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  2. Oy!! Virtual hugs to you, Ann!
    I like your theory about peeling back the anemia.. Even with chemo brain, you're still thinking! :)

  3. hahahahaha. My husband finds my lack of brain constantly amusing. I am more of a spaceshot after chemo than before. But yours sounds pretty significant. You might want to (write a note to remember to) talk to your doctor about it.

  4. I think chemo brain seems completely understandable considering all your mind and body is trying to deal with these days. Just be careful not to hurt yourself!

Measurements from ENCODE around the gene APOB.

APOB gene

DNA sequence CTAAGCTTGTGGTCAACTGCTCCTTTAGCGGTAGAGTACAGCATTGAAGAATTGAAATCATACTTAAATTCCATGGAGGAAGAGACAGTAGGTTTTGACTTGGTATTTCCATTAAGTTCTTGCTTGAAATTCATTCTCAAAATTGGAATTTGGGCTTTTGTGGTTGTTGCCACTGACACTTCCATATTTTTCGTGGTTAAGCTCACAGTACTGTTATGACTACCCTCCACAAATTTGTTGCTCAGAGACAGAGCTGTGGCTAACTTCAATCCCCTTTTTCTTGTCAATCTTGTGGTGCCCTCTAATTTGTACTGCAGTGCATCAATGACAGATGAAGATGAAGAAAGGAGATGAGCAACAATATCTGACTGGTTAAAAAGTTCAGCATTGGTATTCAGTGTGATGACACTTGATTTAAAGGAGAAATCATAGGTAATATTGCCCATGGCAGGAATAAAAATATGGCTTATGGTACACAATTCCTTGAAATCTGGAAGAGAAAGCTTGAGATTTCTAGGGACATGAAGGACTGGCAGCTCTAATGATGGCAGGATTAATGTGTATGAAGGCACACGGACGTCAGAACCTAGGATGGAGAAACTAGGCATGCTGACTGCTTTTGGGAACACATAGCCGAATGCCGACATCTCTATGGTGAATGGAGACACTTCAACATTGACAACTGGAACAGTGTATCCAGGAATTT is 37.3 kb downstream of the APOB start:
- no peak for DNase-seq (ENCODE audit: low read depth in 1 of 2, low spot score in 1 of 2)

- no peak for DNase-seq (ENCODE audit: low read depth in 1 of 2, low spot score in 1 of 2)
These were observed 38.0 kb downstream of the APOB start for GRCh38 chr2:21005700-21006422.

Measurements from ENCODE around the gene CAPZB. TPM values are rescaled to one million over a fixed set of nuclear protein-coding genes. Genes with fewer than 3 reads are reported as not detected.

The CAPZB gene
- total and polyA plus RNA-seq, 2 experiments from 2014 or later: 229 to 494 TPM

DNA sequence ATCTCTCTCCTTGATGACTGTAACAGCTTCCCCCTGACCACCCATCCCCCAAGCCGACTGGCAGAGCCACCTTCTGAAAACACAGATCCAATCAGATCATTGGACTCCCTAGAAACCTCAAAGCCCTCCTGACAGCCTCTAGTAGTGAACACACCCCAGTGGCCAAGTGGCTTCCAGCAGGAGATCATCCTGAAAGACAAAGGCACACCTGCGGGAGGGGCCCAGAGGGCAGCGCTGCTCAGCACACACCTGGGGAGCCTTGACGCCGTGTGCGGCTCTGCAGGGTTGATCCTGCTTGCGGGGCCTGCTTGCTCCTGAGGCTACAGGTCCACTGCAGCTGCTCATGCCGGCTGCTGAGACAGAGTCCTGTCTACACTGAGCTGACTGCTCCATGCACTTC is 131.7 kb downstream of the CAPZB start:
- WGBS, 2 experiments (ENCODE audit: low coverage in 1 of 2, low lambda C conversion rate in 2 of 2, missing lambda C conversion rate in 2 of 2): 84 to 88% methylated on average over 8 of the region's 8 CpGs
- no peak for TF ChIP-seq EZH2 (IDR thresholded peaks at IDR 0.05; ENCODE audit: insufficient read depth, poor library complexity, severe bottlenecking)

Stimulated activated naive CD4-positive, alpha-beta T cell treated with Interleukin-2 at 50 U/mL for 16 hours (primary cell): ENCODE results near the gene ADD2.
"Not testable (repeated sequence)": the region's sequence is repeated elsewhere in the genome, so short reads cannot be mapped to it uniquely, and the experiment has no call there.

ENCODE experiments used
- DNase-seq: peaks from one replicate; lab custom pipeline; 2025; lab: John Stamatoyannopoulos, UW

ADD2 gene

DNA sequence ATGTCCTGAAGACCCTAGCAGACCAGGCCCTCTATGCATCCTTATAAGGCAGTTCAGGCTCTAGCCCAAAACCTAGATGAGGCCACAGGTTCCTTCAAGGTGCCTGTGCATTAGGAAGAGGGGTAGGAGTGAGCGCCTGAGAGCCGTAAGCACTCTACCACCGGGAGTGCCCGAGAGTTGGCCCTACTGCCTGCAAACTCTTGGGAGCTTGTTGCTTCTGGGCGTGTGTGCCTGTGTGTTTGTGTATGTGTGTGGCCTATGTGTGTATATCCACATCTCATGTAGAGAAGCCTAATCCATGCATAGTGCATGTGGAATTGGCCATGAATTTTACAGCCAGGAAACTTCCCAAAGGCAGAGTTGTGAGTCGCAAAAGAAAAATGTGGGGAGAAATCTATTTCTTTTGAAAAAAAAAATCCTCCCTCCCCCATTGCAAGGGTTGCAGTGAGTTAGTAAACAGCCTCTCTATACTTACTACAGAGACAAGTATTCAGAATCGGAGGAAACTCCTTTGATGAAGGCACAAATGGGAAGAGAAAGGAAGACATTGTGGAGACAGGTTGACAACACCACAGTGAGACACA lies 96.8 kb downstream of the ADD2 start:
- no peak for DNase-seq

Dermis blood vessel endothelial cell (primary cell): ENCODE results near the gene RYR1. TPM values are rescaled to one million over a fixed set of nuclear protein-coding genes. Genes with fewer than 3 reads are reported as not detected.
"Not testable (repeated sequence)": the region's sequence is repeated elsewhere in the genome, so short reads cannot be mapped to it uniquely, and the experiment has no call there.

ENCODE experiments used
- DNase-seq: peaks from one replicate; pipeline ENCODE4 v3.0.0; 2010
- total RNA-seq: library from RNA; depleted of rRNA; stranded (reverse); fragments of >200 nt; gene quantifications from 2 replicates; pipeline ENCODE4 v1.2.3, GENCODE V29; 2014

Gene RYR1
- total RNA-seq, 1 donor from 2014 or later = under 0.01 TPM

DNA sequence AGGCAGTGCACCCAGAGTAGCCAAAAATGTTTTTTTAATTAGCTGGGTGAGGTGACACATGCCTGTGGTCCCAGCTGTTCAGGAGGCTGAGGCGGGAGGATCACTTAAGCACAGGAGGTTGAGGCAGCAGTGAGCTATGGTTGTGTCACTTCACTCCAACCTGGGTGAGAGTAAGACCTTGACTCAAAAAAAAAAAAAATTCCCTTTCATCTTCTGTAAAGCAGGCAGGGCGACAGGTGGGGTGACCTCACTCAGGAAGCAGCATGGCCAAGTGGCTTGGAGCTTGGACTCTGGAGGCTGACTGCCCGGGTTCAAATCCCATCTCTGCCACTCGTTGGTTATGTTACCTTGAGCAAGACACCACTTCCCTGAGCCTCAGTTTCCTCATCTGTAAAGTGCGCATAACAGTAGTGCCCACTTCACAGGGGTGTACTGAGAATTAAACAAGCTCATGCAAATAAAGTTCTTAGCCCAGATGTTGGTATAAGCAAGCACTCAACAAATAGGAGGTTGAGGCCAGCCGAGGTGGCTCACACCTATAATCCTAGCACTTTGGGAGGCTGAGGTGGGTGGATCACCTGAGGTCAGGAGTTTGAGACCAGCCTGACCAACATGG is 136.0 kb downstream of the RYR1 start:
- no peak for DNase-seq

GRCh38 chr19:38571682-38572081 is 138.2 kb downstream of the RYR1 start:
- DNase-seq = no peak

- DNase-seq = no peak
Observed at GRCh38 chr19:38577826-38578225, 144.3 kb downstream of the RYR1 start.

And yes, you DO like ice cream!

  5. Wow - chemo brain sounds a lot like placenta brain we all seemed to have 15 years ago when we were pregnant with our kiddos. I would bet that your anemia also has something to do with it. Definitely check with your doctor if there is anything that can be prescribed to help with the anemia (B12, iron, whatever!).


  6. The anemia definitely contributes, so if you can get rid of that things should improve.

  7. Are you still with tamoxifen? Did you change to aromatase inhibitors?

  8. Ann, I don't have cancer but am being treated for an autoimmune disease called CIDP with regular IVIg treatment and a slew of drugs...and I know the feeling of "chemo brain" well. I seem to be forgetting things left and right these days and am constantly exhausted, it's so frustrating. I just try and remind myself to enjoy the good days when I have energy and enjoy the bowls of ice cream! :)